Illustrated Encyclopedia of Human Anatomic Variation: Opus V: Skeletal Systems
Ronald A. Bergman, PhD
Adel K. Afifi, MD, MS
Ryosuke Miyauchi, MD
Peer Review Status: Internally Peer Reviewed
The skeleton shown here is the third one prepared by Vesalius and dates from 1543. It was presented to the town of Basel as a result of an honorary association with the university he was presented by its rector. Vesalius was permitted to make dissections and provided Basel with its first public anatomy. The body of an executed criminal, Jacob Karrar, provided the skeletal material.
Based on an article by J.B. deC.M. Saunders and Charles Donald O'Malley. The Preparation of the Human Skeleton by Andreas Vesalius of Brussels. An annotated translation of the 39th chapter of the De humani corporis fabrica, 1543. Bull. History. Med.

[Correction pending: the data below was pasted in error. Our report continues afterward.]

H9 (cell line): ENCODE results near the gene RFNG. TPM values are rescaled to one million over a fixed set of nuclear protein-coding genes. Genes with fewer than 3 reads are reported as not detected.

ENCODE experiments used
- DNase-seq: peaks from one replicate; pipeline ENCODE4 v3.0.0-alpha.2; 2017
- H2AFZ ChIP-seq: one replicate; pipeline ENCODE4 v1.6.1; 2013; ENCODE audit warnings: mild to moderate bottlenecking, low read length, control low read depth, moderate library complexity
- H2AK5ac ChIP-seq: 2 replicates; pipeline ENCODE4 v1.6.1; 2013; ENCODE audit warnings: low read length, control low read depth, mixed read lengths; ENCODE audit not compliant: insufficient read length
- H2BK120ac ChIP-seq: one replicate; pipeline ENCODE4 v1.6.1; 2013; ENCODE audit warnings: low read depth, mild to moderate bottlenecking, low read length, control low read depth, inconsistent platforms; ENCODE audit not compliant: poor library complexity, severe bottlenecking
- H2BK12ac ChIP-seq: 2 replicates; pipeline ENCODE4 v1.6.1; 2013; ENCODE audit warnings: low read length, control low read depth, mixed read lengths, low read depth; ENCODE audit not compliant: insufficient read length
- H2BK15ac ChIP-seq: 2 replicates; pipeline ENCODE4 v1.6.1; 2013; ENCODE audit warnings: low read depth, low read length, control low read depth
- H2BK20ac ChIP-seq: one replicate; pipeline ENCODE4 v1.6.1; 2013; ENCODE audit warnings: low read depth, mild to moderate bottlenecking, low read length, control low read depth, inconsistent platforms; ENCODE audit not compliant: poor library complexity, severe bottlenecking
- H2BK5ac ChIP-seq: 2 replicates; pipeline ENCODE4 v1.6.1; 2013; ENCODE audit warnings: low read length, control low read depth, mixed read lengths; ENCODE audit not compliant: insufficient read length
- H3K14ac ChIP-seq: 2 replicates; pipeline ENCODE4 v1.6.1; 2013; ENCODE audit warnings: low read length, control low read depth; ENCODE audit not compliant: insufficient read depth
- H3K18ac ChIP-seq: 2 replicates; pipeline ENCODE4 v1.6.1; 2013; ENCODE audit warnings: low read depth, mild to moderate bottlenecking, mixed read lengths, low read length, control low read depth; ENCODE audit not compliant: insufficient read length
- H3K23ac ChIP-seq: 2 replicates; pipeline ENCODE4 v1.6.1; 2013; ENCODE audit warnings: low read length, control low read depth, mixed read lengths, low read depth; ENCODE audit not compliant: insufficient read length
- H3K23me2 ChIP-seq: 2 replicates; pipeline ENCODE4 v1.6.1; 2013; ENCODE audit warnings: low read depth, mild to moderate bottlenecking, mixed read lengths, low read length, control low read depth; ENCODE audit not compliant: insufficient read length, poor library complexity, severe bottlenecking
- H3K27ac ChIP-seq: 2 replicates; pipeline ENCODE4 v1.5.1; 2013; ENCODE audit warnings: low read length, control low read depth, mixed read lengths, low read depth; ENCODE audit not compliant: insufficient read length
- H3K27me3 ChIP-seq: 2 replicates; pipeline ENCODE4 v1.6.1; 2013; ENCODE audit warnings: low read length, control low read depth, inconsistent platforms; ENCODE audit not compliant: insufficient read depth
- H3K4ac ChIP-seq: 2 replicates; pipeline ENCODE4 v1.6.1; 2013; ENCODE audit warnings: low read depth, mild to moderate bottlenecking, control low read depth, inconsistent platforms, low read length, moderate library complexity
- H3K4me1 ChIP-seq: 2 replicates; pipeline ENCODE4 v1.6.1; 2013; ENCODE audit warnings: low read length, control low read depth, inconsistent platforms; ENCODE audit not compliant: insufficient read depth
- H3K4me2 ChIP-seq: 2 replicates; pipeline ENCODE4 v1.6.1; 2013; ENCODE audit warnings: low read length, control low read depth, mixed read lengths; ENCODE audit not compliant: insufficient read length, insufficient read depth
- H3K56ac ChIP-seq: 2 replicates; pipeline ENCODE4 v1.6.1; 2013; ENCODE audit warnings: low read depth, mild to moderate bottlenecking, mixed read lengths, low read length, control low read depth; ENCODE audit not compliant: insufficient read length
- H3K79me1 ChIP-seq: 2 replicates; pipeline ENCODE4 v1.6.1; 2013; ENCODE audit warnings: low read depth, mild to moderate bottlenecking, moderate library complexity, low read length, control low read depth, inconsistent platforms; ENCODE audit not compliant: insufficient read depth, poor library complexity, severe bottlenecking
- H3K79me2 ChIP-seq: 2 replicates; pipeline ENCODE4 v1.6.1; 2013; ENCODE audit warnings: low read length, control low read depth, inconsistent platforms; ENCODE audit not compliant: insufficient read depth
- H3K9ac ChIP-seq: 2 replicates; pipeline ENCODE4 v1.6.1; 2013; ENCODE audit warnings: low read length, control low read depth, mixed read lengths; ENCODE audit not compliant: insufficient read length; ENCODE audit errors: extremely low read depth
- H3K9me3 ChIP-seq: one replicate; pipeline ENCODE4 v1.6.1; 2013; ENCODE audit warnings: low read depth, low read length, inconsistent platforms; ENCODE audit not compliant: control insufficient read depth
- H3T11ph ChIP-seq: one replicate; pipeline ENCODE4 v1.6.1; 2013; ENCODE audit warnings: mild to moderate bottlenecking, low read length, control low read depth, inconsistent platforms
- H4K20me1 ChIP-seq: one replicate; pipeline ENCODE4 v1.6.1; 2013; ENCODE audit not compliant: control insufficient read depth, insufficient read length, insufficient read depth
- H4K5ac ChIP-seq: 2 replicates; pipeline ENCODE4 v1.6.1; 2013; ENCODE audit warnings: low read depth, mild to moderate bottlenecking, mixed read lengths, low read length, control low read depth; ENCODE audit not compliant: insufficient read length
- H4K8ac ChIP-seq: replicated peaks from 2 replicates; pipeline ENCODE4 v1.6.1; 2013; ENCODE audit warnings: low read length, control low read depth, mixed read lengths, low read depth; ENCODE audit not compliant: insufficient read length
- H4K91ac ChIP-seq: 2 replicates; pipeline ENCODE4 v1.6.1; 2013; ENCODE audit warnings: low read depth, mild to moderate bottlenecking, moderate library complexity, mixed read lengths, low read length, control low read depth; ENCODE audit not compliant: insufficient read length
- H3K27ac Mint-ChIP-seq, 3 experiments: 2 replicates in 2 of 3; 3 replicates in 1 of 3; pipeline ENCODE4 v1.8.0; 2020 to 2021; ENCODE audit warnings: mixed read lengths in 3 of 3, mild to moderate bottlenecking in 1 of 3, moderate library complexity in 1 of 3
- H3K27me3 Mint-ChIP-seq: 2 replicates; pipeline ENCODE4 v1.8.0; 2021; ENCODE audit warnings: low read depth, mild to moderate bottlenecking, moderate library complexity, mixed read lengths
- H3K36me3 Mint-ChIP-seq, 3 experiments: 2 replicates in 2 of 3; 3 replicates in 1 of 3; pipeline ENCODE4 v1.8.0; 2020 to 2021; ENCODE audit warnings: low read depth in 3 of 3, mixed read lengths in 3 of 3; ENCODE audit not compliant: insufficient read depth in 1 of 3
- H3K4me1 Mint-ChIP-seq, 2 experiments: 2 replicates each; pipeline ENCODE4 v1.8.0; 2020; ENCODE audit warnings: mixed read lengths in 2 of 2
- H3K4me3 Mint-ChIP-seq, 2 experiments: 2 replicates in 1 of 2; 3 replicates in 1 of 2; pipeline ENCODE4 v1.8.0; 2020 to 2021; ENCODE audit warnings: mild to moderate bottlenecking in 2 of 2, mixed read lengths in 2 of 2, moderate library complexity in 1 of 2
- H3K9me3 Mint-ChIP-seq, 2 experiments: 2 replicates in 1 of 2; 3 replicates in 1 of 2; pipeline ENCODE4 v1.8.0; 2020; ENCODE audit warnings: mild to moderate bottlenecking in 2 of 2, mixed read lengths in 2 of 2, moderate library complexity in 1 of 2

Note: The skeleton is located today in the splendid, "world-class" anatomical museum in the Institute of Anatomy in Basel, Switzerland.
Human skeleton drawn by the ophthalmologist Toshuku Negoro from direct observations made in 1732 for an article written in 1741. He wrote on bones and articulations with pictures such as this one. Negoro stressed the great importance of direct self-observation rather than indirect study. From: The Beginnings of Anatomy in Japan, T. Ogawa. (1975) Okajimas Folia Anatomica Japonica 52(2-3):59-72.
Human dissection was limited and rules regarding dissection were prohibitive so two Japanese orthopedists, Ryoetsu Hoshino of Hiroshima and Bunken Kagarni of Osaka carved detailed wooden skeletons of exceptional quality before 1810. One of these wooden skeleton is now in the possession of the Department of Anatomy at Tokyo. From: The Beginnings of Anatomy in Japan, T. Ogawa. (1975) Okajimas Folia Anatomica Japonica 52(2-3):59-72.
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